Changing a Texas child custody order

The best interests of the children are considered when courts rule on custody matters. These interests could change as they grow older and as the parents’ living circumstances change, so the child custody order may be modified. Texas parents may request modifications in a suit to modify the parent-child relationship.

To begin a suit, the parent seeking the modification needs to file a petition which is filed with the county clerk’s office where the original child custody order was issued. If the child has lived in a new county for a minimum of six months, the petitioner may request that the case be transferred to the new county.

After filing the petition, the petitioner needs to have any other parties involved in the original child custody order sign a citation waiver before a notary or file a response voluntarily. Otherwise, the other parties may receive a citation service from a process server. The Attorney General’s Office also needs to be notified if it was involved in the original case or if anyone involved is receiving or has used Medicaid, TANF or food stamps on behalf of the child.

If the parties approve the modification, an order is prepared for them and a judge to sign in a hearing that is scheduled through the county clerk’s office. If the modification is contested, the petitioner has to assure the court that the changes are in the best interest of the child and that either there have been significant changes to a party’s circumstances, the child is 12 or older and wants to reside with the other parent, or the custodial parent has permitted primary custody with another person for a minimum six months. A child custody modification could be requested if the custodial parent moves with the child, making the noncustodial parent travel across states for visits. The noncustodial parent may request a modification with the help of a lawyer.

Are wages withheld for child support?

In Texas, child support is always withheld from the paying parent’s salary, sent to the local child support enforcement agency and then turned over to the custodial parent. The state uses a mathematical formula to compute child support awards. First, the net income is determined by subtracting taxes, insurance premiums and union dues from gross income. The amount of support is calculated by multiplying the net income by a percentage determined by the number of children the parent is supporting. The formula is straightforward, but it can be made complicated if parties are self-employed or unemployed, or if children have long-term medical needs. In Texas, the code requires the parent to pay child support until the child turns 18.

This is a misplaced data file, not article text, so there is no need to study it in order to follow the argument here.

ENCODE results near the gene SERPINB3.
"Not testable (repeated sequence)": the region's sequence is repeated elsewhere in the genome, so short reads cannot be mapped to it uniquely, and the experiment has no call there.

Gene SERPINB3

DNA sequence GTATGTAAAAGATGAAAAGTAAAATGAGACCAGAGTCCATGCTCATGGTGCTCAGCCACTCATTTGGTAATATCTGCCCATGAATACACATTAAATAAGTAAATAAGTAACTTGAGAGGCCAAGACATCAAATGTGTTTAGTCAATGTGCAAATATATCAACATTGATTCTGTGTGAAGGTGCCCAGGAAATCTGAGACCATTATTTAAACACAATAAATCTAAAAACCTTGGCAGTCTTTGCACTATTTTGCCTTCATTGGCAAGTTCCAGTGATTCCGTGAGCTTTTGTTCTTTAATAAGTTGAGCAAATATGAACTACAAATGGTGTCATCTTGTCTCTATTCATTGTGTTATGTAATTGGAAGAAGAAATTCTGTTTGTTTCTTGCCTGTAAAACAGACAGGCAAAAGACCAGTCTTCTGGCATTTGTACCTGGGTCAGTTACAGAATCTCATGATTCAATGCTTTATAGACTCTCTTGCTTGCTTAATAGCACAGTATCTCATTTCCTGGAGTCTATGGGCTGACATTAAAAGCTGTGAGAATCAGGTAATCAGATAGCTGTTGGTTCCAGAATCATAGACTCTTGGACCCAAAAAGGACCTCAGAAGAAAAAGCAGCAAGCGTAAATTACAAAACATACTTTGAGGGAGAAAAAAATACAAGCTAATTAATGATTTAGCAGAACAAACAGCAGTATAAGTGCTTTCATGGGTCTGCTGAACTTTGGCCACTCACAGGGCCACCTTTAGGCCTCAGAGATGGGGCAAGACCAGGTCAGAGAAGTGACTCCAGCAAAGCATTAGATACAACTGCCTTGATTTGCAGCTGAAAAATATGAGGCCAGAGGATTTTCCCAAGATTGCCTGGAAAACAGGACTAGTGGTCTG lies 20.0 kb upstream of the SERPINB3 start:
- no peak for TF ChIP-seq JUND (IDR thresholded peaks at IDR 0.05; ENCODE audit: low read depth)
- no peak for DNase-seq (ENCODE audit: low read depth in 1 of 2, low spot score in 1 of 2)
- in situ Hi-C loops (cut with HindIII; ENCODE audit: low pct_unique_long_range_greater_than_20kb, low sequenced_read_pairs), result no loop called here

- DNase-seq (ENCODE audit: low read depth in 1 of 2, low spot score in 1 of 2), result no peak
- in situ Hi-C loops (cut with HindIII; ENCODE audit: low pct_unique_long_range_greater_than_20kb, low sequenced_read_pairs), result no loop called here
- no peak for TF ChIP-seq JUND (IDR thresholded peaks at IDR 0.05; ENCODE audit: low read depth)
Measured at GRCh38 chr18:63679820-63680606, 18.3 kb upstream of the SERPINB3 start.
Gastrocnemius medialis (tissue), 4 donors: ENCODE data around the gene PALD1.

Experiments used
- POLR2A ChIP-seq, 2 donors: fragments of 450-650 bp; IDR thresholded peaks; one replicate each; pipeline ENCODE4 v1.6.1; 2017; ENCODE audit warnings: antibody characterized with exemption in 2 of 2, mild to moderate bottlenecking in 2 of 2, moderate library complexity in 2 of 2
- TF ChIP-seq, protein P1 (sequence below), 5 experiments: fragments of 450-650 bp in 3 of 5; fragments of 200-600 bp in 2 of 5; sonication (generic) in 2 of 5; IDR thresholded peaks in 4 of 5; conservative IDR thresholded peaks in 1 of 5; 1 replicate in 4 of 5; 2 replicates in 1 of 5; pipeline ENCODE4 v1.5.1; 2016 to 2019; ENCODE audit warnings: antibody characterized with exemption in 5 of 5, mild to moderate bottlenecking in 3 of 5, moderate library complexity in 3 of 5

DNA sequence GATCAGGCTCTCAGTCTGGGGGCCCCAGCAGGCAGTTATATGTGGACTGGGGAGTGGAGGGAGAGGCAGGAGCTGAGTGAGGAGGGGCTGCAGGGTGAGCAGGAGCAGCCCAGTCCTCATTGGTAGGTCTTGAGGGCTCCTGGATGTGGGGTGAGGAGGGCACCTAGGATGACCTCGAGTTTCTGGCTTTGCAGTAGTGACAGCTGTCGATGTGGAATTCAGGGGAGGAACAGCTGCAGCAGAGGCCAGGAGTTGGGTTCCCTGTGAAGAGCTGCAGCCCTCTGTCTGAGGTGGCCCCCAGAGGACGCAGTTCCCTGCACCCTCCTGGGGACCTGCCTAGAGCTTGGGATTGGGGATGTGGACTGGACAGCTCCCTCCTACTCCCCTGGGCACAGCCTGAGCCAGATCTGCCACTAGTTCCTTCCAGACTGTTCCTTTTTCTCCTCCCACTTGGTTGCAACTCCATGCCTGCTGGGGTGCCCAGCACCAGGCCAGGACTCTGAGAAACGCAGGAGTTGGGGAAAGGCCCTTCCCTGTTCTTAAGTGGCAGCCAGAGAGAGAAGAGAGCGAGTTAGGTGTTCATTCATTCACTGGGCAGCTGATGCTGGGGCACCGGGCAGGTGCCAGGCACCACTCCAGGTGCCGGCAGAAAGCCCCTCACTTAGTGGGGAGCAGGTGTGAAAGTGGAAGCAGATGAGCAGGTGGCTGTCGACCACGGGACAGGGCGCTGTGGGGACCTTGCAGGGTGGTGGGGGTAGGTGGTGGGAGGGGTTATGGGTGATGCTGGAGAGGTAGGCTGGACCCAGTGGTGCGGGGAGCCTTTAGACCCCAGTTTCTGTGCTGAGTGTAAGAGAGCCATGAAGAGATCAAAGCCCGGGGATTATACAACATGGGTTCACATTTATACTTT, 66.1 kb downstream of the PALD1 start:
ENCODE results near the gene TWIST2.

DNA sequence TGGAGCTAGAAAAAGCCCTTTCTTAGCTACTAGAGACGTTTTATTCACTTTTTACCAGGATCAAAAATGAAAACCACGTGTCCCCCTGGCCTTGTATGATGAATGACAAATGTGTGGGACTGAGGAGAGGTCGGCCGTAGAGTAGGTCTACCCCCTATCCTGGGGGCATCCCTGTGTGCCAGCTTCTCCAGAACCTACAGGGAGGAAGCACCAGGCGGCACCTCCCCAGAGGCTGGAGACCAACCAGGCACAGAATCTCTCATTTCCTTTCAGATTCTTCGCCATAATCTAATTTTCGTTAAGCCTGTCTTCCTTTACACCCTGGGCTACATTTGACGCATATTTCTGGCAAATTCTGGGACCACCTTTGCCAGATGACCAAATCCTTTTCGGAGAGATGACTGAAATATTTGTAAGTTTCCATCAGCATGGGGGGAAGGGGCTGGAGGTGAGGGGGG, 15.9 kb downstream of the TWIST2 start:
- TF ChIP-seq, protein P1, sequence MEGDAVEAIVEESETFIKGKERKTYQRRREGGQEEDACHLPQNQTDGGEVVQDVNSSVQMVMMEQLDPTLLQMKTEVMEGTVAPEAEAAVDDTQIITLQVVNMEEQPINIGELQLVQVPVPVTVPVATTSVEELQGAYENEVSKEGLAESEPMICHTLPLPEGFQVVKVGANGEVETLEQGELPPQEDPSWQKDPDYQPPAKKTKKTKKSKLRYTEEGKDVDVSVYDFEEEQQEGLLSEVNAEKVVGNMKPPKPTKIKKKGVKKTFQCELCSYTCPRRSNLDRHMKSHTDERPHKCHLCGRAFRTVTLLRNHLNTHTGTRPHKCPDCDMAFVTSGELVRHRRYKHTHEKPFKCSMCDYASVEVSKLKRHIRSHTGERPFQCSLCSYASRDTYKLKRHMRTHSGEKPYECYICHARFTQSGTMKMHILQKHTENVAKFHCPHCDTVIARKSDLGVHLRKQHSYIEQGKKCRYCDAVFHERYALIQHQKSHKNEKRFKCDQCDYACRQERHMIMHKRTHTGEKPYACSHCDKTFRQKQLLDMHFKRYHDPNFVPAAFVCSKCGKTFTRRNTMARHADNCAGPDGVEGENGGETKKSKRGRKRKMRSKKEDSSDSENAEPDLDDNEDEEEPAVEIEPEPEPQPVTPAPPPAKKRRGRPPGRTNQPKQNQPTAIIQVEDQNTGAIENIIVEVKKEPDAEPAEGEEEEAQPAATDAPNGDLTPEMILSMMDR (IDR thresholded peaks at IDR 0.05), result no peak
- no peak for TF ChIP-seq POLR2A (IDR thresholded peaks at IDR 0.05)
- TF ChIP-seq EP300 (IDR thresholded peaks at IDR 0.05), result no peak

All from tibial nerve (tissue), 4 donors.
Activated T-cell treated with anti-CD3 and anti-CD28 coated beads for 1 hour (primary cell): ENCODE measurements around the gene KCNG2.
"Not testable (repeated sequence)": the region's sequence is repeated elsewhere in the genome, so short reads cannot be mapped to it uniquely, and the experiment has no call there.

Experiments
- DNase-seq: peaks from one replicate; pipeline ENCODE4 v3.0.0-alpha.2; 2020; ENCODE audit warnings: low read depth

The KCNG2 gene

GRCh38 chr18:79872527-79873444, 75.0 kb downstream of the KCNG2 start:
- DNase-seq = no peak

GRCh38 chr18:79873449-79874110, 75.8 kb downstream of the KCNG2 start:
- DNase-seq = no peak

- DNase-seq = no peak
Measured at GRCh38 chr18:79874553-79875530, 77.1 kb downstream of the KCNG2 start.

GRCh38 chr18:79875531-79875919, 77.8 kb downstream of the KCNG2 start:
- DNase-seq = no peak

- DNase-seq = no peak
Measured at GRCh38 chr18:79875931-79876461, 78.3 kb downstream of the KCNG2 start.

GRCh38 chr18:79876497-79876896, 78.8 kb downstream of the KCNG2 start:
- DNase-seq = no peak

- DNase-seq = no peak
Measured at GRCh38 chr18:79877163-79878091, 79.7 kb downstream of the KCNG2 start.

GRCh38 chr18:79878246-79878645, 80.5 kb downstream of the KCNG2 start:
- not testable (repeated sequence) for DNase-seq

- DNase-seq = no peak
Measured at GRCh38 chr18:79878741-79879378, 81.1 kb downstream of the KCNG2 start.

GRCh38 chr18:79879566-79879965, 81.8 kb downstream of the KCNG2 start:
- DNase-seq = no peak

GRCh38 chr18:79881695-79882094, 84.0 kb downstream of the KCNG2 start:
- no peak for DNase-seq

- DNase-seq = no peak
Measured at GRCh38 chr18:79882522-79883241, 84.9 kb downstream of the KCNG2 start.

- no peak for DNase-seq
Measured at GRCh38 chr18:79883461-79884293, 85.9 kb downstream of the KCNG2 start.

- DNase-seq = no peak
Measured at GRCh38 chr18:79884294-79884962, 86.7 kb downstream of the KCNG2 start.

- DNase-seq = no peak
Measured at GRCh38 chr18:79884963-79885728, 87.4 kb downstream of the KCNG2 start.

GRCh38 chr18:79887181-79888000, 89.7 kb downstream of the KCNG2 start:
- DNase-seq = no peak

The Texas Family Code determines the maximum amount that can be legally withheld from an employee’s earnings for support. The law places no limit on the amount withheld from earnings for dependent health insurance. After this has been deducted, the remaining earnings are considered “disposable earnings,” and an employer may withhold as much as 50 percent of disposable earnings for child support. A paying parent is required to pay child support even if visitation rights are denied.

The dissolution of a marriage is an emotionally-charged event that sometimes makes it difficult for the parties involved to make clear-headed decisions. Clients turn to their attorneys to interpret the law in order sort out financial responsibilities in a way that considers the best interest of the children.

When making financial decisions in a divorce, attorneys can advise clients about the dissolution of shared accounts, property division, asset valuation, and other practical issues. Family law attorneys can also be helpful in negotiating comprehensive settlement agreements on behalf of their clients.